Colonel Austin Travis (Steven Seagal) is leading his men on a mission to retrieve stolen nerve gas from a Middle Eastern terrorist group, and they manage to knock out their defences in the hideout but are in for a disappointment: the gas has vanished and they have been sent on a wild goose chase. Back in the United States three weeks later, government consultant Dr David Grant (Kurt Russell) is taking his flying lessons and has been allowed to fly solo, but soon something will distract him from that: an airliner hijacked by those terrorists...
The heyday of aeroplanes in crisis disaster movies was the seventies, but ever since there have been attempts to revive the genre for a one-off, and Executive Decision was a nineties example, only somewhat in the shadow of the Harrison Ford vehicle Air Force One. What everyone who saw this came away talking about was the twist about forty-five minutes in, where co-star Seagal, who up till that point has been looking every bit the man of action, meets an ignominious fate. For many this was enough to recommend it, and it's true the film did lack a sense of spectacle for most of the running time.
Dr Grant ends up on one of Travis's missions when the plane is hijacked by Islamic fundamentalist Nagi Hassan (David Suchet) demanding that his brother (Andreas Katsulas), also a terrorist, be released by the West. But he has a trick up his sleeve in that the nerve gas is now contained onboard the plane and he is planning to unleash it on Washington D.C. if his requests are not met. Of course, this was made before the tragic events of September 2001 and watching it now, putting fictional terrorists in a plane they plan to crash with devastating effect isn't quite as much fun.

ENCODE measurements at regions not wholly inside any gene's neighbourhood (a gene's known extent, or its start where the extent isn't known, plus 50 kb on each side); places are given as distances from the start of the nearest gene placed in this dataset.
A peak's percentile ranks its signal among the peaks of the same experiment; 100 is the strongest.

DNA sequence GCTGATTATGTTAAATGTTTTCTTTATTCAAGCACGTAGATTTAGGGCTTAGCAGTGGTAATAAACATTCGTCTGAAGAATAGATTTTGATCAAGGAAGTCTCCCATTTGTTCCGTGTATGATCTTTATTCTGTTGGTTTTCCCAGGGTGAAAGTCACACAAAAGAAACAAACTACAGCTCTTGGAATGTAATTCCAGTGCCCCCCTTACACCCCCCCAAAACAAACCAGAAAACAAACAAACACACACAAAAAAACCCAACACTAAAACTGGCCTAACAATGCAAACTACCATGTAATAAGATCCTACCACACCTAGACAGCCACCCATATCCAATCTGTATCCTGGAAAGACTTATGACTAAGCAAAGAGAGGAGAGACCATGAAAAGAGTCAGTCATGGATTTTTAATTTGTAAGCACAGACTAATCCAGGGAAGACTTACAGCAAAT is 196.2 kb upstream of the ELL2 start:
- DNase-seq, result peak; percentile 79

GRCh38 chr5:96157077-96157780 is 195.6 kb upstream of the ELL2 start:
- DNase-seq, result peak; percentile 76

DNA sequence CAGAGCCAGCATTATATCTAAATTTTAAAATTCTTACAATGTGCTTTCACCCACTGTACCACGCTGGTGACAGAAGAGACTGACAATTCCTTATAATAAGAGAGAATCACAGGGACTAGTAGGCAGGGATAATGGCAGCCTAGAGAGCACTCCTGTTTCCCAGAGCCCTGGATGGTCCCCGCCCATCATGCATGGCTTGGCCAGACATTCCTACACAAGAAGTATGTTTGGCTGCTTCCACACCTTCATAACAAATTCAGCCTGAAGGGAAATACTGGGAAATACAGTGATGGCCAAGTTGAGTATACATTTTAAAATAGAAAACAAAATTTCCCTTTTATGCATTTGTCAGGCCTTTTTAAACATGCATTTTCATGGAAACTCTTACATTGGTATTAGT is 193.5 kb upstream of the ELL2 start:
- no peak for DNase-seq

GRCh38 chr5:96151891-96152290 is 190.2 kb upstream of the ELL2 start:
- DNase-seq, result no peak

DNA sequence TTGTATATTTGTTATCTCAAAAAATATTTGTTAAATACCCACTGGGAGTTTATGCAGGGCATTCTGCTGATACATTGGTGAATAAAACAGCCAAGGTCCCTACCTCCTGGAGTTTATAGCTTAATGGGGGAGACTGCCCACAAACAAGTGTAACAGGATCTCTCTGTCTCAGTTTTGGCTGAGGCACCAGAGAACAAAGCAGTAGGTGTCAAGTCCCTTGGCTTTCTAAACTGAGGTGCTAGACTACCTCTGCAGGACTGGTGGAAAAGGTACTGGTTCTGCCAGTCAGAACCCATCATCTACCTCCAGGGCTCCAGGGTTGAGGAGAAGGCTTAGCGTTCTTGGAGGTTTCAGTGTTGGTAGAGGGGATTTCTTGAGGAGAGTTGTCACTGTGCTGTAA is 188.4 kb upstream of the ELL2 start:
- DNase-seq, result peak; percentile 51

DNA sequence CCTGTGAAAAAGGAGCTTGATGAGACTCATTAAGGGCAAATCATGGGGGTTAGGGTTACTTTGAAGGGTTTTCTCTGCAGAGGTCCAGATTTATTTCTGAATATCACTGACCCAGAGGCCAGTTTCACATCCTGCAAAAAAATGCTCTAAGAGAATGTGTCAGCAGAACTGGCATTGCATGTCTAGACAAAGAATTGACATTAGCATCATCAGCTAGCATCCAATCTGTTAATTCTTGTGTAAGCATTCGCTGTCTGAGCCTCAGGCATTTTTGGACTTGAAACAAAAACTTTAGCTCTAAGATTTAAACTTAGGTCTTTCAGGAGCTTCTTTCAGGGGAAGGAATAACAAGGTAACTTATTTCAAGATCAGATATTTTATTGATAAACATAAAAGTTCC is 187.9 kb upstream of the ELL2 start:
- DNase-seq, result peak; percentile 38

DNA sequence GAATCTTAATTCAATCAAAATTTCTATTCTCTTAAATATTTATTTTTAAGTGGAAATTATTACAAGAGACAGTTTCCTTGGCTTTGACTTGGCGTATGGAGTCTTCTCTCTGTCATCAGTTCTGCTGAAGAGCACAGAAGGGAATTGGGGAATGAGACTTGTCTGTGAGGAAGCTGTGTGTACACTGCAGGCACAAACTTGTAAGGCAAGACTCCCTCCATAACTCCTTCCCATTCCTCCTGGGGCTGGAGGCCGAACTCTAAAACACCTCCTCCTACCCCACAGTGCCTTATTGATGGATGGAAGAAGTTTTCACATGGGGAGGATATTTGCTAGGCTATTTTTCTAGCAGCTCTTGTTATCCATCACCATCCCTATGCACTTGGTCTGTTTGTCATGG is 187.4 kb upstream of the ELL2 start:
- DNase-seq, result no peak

If you can put real life to the back of your mind, then you should find this relatively painless, but also strangely unexciting. After the palaver that gets Austin's men on board using a Stealth fighter which "docks" with the airliner, along with Grant and engineer Cahill (Oliver Platt) who for no good reason has to climb up into the belly of the plane as well, the action is not so much claustrophobic as restricted. Much of the time is spent seeing the cast of heroes whispering to each other in cramped, confined spaces, which is far less tense than it sounds.
The script by Jim Thomas and John Thomas is good at getting the characters into situations where there doesn't appear to be any way out, yet the payoffs are oddly unmoving. Halle Berry gets very little to do as a plucky stewardess - she doesn't even land the plane Karen Black-style at the end - and some of the cast seem overqualified for such a meat and potatoes thriller in the sky, including a sadly underused J.T. Walsh as a senator meant to epitomise the weak authority figures who have allowed this crisis to occur. Elsewhere, the gung ho aspects are leavened with humour verging on the ridiculous, such as when special forces man Joe Morton ends up semi-paralysed and dictating how to dismantle the bomb to a panicky Cahill, in between passing out. So if Executive Decision is as unmemorable as its title, it does at least offer the chance to see underrated action hero Russell strutting his stuff. Music by Jerry Goldsmith.